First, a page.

In the first book, Harper spent a lot of time "falling into" the Grey, mostly because she didn't really understand what it was and how it affected her. Luckily, she became close friends with Mara and Ben Danzinger, professors who also had a deep interest in the paranormal. While not Greywalkers themselves, they took her under their wing and taught her as much as they could about her new condition, relying on their own knowledge of paranormal things and science. While I enjoyed the first book, I found myself getting irritated by just how often Harper "fell into" the Grey, how much she was floundering, etc.

Imagine how delighted I was with "Poltergeist"! Not only is the writing a bit better overall, but Harper as a character has grown a lot since we last saw her. She has actually learned how to handle the Grey for the most part and is becoming more adept at the things she can do in it and with it. YEAH! Finally, a strong female protagonist who really IS strong, one who learns from one book to the next! I was losing all hope of finding such a thing! Anyway, not only is Harper doing better at her Greywalking, she's being called in as an "expert" investigator on a university experiment gone wrong. Dr. Tuckman is trying to recreate the Phillips experiment, a project done several decades earlier, in which a group of subjects actually created an "entity" and some poltergeist activity. No one has really been able to duplicate it until now. Rather than celebrating, Tuckman wants Harper to prove that one of his project members has been faking the results; the "entity", Celia, that his group has created is too active. He believes one of the members is skewing his data and will not accept otherwise, even though Harper informs him it's possible there is a real poltergeist.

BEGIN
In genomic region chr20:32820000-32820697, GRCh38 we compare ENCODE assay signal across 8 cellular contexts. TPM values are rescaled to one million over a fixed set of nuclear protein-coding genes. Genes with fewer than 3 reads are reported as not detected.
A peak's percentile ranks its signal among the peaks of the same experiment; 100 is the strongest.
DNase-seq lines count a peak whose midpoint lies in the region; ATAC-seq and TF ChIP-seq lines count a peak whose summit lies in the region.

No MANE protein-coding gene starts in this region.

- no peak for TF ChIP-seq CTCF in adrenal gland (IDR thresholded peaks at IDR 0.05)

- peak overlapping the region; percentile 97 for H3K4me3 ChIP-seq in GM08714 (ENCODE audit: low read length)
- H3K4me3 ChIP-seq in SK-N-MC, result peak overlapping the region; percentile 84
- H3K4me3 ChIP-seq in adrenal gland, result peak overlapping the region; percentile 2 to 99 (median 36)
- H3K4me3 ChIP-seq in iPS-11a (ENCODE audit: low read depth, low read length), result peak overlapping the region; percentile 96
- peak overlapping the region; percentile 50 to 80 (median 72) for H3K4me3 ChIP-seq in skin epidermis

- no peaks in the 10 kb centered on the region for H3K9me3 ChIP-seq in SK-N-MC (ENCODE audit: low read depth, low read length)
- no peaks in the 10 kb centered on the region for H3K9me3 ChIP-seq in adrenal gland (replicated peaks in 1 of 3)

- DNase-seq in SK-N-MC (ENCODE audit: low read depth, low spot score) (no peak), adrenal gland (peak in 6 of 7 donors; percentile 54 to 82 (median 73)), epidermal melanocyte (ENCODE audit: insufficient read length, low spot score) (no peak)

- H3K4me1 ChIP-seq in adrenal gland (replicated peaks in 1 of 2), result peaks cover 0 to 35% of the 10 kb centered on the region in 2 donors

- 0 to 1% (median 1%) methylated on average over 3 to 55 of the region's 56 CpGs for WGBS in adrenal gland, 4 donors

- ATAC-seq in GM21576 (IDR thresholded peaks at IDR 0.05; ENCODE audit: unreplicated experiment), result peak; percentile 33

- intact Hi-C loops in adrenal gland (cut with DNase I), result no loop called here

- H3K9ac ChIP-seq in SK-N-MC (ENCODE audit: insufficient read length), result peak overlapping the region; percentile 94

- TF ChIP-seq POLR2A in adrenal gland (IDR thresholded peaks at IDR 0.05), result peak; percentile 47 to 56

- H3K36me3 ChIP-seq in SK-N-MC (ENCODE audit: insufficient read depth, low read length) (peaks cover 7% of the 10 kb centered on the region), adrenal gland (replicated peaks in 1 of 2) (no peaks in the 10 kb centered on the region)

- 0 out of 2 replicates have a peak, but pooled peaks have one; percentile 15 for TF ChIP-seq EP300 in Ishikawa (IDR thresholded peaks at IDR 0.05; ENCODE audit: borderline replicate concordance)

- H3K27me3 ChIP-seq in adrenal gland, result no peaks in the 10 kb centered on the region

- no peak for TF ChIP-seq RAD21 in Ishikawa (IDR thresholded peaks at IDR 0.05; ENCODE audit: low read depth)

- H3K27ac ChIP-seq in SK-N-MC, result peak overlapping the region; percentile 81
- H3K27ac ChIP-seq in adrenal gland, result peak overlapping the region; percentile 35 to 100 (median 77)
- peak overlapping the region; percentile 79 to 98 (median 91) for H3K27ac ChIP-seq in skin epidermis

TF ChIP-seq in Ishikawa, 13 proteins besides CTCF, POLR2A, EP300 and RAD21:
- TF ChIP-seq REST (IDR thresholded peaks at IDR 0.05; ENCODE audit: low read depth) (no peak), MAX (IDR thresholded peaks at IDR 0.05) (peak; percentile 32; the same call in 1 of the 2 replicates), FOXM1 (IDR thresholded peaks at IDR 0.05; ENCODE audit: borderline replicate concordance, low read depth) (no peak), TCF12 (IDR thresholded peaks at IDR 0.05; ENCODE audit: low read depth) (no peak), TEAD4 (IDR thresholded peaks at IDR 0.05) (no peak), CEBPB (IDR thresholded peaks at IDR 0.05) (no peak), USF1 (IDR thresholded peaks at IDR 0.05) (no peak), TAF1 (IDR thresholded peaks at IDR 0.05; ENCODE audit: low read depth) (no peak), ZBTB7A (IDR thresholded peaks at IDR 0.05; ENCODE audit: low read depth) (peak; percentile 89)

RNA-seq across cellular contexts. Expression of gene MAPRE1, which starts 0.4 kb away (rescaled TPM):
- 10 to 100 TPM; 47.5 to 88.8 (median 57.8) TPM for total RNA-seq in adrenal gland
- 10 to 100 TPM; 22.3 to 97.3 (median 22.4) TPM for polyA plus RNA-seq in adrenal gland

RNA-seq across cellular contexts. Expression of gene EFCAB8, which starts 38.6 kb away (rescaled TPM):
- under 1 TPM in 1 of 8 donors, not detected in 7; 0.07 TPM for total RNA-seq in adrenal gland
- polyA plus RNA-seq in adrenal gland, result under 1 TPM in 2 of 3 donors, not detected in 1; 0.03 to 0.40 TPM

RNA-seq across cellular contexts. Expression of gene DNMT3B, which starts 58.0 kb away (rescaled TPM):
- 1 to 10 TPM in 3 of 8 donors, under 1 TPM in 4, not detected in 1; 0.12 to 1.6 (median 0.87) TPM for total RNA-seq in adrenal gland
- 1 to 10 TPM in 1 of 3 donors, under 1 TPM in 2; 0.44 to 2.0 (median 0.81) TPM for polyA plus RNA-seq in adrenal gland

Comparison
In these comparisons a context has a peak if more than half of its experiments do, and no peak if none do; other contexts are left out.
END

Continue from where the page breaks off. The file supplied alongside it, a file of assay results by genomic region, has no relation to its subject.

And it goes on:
Complicating matters further is the murder of one of the group, a young man who was actually a plant by Tuckman. Seems that there was some faking going on at first, mostly to get the group to believe they could do what they can now do. Unfortunately for the young man, someone, or something, has very much killed him by bashing his skull into a wall with extreme force. Harper doesn't believe it could have been a human that did the deed, but she's not exactly sure. She asks for help from the Danzingers, Carlos, a vampire she's crossed paths with a time or two, and her electronics-wiz friend Quinton. Things don't add up, especially after she interviews each member of the group. It would appear that the good doctor has lied to Harper about a thing or two, such as his take on the dynamics of his little group of volunteers. They are not a happy family at all; there are sexual tensions running rampant, as well as huge streaks of jealousy and competitiveness, all things that could possibly lead to the creation of a real force of some sort.

The mystery is intriguing, especially since Richardson used several real historical incidences to frame it, including the Phillips experiment, the Wah Mee massacre of Seattle, and the Women's Auxiliary Army Corps from WWII. As I said, Harper as a character is much more developed and smarter, something I very much appreciate. There's a hint of the romance from the previous book, but not much. In fact, I was much more interested in her possibly hooking up with Quinton; he seems right up her alley! I am really looking forward to Ms. Richardson's next book, and hopefully, it will be in the Harper Blaine series.